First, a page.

• Technology does not provide the support envisioned resulting in “biting off more than you can chew”.
  • Using an attorney not experienced with this type of work, or not experienced in working with custodians.
  • Neglecting to create a detailed balance sheet for your new business.

 

What registration is required for trading in alternative assets such as real estate, bitcoin or private equity?

  • Real Estate is not a security, so registration is not a requirement.
  • Private Equity is usually done deal by deal using Special Purpose Vehicles (SPV’s) for each. Registration is not required until the aggregate value exceeds $150 million.
  • Educating clients about bitcoin, does not require registration, but participation in an ICO would require registration.

 

What would be the typical cost of setting up an RIA?

  • If there are no prior employment issues, a bare bones cost could be as low as $2,000.
  • Cost increases dramatically if there are prior employment issues concerning non-solicit and non-compete. In the extreme, costs could exceed $300,000.

 

What are the basics for effective cyber-security?

  • It is important to recognize that typically you are the owner of the data, not the custodian.
  • Ownership of professional business level security software is critical.
  • Stay on top of your vendor’s security practices.
  • If your data center goes down, where do you go? Log on to back-up sites.
  • Consider cyber security insurance and know what is specifically covered.
  • Quick reaction is critical if you suspect the worst. Train staff to deal with situations promptly.
  • Payment of ransom is not recommended, reputational issues may result.

 

What is the most effective way to calculate performance?

  • Use one system to generate ad-hoc reports and fees.
  • Reliance on custodial statements is more common.
  • Clients should have access to all their reports at any time.
  • The trend is for fewer reports (less is more). RIA’s are now involved in more holistic tasks for clients that typically do not require performance reporting.

The brief questions at the end focused on the different requirements for short-only RIA’s or those RIA’s that specialize in hedging or options. These activities are acceptable as long as they are spelled out in the advisory contract.

Volunteer of the Month: May 2018

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Richard Schiller, CFA, CPA

Thank you to all the dedicated CFA Society Chicago volunteers who give selflessly of their time and talents! This month the Communications Advisory Group is recognizing Richard Schiller, CFA, CPA.

Dick has been a member of the Society for two years and joined the Communications Advisory Group. His role as an equity research associate with Robert W. Baird has made him a great fit for the committee. Dick has been an active member of the group since he joined, volunteering to attend various Society events and contributing to the CFA Society Chicago blog. Events he has written about include the Distinguished Speaker Series luncheons featuring Donald Wilson (DRW) and Gary P. Brinson, CFA (The Brinson Foundation) along with the Society’s 31st Annual Dinner which featured David Rubenstein, founder of The Carlyle Group, as the keynote speaker.

He regularly attends advisory group meetings and has been a great source of ideas for both the blog and the new website. Thank you for all your work!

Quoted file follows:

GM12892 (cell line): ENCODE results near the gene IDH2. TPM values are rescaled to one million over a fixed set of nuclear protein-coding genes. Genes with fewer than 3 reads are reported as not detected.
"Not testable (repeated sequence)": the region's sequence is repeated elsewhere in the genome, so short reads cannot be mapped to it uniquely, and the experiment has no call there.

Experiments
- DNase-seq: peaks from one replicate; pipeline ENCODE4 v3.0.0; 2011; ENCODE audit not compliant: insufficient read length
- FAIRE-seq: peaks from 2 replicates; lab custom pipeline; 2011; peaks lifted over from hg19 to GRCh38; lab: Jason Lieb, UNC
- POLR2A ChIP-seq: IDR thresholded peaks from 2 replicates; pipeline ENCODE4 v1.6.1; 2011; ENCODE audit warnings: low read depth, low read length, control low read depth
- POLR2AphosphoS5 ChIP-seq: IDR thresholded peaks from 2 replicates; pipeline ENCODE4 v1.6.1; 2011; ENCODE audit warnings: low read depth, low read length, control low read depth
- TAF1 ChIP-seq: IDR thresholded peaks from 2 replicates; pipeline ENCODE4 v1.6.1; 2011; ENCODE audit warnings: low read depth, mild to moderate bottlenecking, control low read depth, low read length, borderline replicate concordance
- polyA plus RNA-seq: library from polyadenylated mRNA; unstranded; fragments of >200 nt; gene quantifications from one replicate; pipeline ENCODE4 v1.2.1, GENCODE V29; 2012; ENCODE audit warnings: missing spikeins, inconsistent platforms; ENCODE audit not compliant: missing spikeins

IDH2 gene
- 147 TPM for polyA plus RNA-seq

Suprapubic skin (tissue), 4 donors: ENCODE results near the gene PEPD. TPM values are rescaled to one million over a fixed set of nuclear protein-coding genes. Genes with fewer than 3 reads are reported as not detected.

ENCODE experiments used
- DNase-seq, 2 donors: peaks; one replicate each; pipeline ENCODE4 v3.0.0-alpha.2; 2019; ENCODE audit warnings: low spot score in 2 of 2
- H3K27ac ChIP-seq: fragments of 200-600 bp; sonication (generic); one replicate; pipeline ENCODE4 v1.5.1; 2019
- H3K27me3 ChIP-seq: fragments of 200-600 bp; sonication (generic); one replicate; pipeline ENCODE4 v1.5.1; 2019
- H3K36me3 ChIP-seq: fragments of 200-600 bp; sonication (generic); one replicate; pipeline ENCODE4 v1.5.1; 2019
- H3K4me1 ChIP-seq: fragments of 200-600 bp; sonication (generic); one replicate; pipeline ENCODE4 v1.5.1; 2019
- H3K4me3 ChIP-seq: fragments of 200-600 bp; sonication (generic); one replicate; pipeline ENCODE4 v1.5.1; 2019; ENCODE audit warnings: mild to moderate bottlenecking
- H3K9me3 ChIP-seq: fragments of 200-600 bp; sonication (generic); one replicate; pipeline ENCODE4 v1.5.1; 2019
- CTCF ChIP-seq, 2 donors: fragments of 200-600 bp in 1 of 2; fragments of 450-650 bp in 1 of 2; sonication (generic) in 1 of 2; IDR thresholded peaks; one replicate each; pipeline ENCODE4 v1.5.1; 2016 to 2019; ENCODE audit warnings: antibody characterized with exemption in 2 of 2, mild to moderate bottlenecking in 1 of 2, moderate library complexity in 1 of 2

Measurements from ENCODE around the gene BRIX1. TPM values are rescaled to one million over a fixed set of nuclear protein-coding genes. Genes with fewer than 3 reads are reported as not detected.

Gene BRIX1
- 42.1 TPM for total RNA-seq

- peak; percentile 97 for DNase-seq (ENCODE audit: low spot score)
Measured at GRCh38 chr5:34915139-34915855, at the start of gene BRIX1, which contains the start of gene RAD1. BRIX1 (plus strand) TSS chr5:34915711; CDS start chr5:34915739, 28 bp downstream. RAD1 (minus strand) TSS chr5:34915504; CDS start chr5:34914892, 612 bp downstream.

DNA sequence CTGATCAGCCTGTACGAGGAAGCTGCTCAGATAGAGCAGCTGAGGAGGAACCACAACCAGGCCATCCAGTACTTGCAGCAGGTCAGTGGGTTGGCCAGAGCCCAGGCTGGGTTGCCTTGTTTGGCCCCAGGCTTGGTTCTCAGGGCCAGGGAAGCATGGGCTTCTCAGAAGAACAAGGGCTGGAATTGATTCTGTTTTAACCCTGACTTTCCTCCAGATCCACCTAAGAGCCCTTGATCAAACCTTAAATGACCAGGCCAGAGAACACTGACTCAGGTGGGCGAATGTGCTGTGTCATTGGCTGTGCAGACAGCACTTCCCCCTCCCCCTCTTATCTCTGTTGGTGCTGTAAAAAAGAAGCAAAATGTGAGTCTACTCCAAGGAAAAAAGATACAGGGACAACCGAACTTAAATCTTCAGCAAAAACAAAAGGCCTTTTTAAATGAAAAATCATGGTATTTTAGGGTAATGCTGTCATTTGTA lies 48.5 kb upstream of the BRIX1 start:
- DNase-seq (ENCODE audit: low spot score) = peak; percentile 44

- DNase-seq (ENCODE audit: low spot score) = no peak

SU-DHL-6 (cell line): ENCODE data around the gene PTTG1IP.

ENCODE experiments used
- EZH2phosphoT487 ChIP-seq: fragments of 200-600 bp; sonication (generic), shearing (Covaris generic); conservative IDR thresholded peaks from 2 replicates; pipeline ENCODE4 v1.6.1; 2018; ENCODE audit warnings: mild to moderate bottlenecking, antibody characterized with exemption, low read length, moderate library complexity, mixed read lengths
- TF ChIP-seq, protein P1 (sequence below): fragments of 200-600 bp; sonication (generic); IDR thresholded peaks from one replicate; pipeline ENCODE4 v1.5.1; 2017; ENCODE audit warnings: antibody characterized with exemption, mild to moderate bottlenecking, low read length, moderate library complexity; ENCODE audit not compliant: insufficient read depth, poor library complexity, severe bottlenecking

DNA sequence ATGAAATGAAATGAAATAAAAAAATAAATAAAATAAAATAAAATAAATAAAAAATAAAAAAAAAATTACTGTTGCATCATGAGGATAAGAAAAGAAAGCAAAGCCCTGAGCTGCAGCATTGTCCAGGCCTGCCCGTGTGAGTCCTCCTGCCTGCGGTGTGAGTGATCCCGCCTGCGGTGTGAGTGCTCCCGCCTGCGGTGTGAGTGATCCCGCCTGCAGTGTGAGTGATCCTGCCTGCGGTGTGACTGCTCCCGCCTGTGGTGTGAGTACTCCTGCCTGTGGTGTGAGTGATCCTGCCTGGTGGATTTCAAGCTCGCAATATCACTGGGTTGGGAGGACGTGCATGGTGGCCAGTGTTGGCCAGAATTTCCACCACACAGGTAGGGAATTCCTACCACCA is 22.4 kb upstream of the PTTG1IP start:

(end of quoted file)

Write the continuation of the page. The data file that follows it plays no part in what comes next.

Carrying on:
Distinguished Speaker Series: Jane Buchan, PAAMCO

Jane Buchan

The hedge fund industry has been assailed by the media as a costly, underperforming asset class, yet according to PAAMCO CEO Jane Buchan, that rhetoric simply isn’t true. On April 18th, the founder of the Irvine, CA-based hedge fund-of-funds presented to CFA Society Chicago to share her views on the hedge fund landscape.

Buchan is tired of hedge funds getting beat up in the press, and her talk both defended the industry and talked about new opportunities currently being developed. She said that the environment lately has been difficult for active equity managers and interest rates and volatility continue to remain stubbornly low. Some results of this backdrop include:

  1. Investors are focused on beta
  2. Perceived differentiation is low, causing allocators to emphasize fees
  3. Simplicity is key

The market climate has affected the hedge fund industry by giving rise to Alternative Risk Premia (ARP) strategies, which focus on fees and simplicity, and deals and co-investments, which can offer investors lower fees. PAAMCO has been active in developing risk premia solutions, which can be described as a means to access a hedge fund-like return at a lower cost with enhanced liquidity than typical hedge funds. Buchan cited Albourne’s research on ARP that shows $216 billion is invested in these types of strategies today. Somewhat surprisingly, 80% is managed by sell side broker / dealers and only 20% is managed by asset managers.

Despite the media’s negative coverage of the hedge fund industry, there is still a lot of capital in hedge funds at around $3.2 trillion, which has been growing at a fast pace. “It seems like hedge funds are the dog you want to kick,” said Buchan of the media’s view on them, saying she “suppose[s] somebody has to be the villain.” Buchan mentioned news such as the wager between Buffet and Tarrant on hedge funds outperforming the S&P 500. Given the lower market exposure of hedge funds, it is a tough bet for them to win, she said.

Considering the market environment we’re in, what’s an investor to do? “The only free lunch is diversification,” opined Buchan. One example of that is volatility strategies. Buchan said that they often look horrible on a standalone risk-adjusted basis, but on the portfolio level, adding volatility can offer significant benefits. “It’s hard when [investors] add hedge funds for downside protection and there’s no downside,” she said.